As this pandemic is a fluid situation, we will continue to provide regular updates to you as the situation evolves. We are grateful for your thought and financial partnership and remain committed to our mutual goal of ending extreme poverty in the drylands of Africa.
Our long-standing partner BRAC reports:
Our teams are coordinating with the Government of Bangladesh, the World Health Organization, and relevant local authorities. Across the entire BRAC family, we are training our staff, as well as community health workers, in hygiene and awareness campaigns so they can educate the broader community about how to minimize health risks while ensuring their own safety. In the camps and settlements of Cox’s Bazar [a city in southeastern Bangladesh], our health team is developing public health messages to protect the vulnerable communities that are sheltering there. In all instances, we are working in tandem with and in support of the work of national governments.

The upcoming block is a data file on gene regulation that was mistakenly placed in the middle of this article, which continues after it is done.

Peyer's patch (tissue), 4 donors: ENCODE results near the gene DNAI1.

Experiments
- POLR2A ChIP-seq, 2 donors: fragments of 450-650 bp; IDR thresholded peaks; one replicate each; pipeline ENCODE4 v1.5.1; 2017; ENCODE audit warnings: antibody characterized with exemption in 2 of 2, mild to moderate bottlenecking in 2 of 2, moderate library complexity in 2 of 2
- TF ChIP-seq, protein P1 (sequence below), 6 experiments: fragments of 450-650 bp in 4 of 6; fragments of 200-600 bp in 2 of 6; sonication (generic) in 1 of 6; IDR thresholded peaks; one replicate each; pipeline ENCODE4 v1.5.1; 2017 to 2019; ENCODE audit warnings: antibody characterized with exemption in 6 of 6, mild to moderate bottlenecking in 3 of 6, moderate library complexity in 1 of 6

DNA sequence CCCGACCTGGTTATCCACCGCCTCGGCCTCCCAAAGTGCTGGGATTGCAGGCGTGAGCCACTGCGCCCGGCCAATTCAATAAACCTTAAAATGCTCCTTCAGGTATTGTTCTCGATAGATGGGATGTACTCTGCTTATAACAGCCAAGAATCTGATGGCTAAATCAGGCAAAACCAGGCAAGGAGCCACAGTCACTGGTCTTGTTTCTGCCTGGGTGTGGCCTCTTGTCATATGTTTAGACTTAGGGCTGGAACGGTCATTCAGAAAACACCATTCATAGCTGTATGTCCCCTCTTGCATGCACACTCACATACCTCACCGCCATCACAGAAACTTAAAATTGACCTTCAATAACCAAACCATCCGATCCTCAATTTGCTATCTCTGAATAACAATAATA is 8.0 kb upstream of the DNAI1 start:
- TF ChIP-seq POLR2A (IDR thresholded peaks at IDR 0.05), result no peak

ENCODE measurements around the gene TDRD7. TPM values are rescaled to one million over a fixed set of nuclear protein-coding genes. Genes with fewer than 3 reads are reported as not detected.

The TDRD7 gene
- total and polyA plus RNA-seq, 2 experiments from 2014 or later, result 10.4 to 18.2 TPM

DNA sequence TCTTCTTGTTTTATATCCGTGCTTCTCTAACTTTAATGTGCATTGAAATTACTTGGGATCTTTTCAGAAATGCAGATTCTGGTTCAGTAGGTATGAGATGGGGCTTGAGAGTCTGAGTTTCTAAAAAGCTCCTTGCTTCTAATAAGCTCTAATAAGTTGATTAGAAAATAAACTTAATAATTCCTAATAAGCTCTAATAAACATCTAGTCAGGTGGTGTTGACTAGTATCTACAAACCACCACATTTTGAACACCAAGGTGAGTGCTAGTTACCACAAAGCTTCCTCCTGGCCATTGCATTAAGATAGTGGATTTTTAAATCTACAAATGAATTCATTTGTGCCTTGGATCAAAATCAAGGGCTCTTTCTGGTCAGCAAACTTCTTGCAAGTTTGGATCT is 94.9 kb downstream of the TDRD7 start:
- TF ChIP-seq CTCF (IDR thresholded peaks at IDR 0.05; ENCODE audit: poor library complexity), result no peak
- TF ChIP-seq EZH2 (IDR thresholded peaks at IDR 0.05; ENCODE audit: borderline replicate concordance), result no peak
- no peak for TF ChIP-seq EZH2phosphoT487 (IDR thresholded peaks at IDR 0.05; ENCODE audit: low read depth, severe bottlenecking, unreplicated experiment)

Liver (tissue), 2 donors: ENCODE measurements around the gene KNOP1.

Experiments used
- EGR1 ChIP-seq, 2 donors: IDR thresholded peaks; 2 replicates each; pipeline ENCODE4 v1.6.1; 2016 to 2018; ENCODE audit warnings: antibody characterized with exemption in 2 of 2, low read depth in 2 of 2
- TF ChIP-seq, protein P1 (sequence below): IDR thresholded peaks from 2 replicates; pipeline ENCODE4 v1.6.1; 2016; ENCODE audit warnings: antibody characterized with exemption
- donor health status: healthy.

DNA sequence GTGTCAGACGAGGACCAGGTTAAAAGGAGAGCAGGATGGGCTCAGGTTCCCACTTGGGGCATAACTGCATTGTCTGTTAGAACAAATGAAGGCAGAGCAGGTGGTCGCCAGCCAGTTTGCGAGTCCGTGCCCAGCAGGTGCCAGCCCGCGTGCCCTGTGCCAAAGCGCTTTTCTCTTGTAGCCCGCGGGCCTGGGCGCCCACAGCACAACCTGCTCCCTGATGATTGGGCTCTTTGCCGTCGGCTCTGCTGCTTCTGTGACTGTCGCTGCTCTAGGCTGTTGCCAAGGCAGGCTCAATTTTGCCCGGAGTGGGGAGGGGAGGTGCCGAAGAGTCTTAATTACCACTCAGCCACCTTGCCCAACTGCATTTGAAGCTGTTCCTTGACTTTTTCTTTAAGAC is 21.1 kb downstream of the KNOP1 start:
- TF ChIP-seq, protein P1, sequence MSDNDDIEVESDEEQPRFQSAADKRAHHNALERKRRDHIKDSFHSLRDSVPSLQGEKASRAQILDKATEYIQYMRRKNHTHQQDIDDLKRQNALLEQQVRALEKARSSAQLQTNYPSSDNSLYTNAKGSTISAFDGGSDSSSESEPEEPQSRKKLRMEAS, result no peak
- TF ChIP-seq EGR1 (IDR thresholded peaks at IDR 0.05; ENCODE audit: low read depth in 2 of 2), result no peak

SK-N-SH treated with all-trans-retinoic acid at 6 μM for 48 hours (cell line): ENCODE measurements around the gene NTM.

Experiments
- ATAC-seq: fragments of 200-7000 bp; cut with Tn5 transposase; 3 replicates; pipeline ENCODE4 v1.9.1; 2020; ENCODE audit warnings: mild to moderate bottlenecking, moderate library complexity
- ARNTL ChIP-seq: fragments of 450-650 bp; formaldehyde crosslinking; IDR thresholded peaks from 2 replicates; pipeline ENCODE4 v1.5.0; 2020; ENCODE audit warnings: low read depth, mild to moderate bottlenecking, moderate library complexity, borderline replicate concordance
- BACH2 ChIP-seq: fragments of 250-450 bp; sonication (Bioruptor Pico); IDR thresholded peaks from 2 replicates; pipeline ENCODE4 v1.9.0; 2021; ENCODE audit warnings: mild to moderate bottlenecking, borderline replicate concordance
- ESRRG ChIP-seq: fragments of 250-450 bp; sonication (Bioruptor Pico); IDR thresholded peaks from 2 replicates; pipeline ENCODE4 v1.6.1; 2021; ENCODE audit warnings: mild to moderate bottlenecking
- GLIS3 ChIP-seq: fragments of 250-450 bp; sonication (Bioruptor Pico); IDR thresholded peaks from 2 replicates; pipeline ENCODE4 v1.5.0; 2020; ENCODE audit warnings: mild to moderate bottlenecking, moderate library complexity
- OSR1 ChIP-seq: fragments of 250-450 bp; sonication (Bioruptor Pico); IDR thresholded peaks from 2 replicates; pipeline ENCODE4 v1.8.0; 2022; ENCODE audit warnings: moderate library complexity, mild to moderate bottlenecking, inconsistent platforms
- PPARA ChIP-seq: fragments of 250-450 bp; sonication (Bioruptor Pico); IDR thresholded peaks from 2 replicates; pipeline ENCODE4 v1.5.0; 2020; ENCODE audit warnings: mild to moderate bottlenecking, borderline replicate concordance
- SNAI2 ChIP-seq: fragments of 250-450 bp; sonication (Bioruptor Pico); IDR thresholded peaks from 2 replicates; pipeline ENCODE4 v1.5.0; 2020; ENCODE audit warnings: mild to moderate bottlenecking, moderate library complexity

In Latin America, Chilean partner, Fondo Esperanza, is allowing for flexible payments through the end of March and assuring partners that late payments will not affect their account or ability to request future loans. Fundación Paraguaya is promoting repayment through mobile banking and payments that can be done at various convenience stores; offering bank transfers for new/renovated loans and offering hygienic products to those who need them.
Our work with Grameen America in the United States
Our partner Grameen America, that operates across 15 U.S. cities, reports that its staff has been equipped with remote systems and processes to continue the organization’s lending program to underserved women entrepreneurs. Grameen America reports: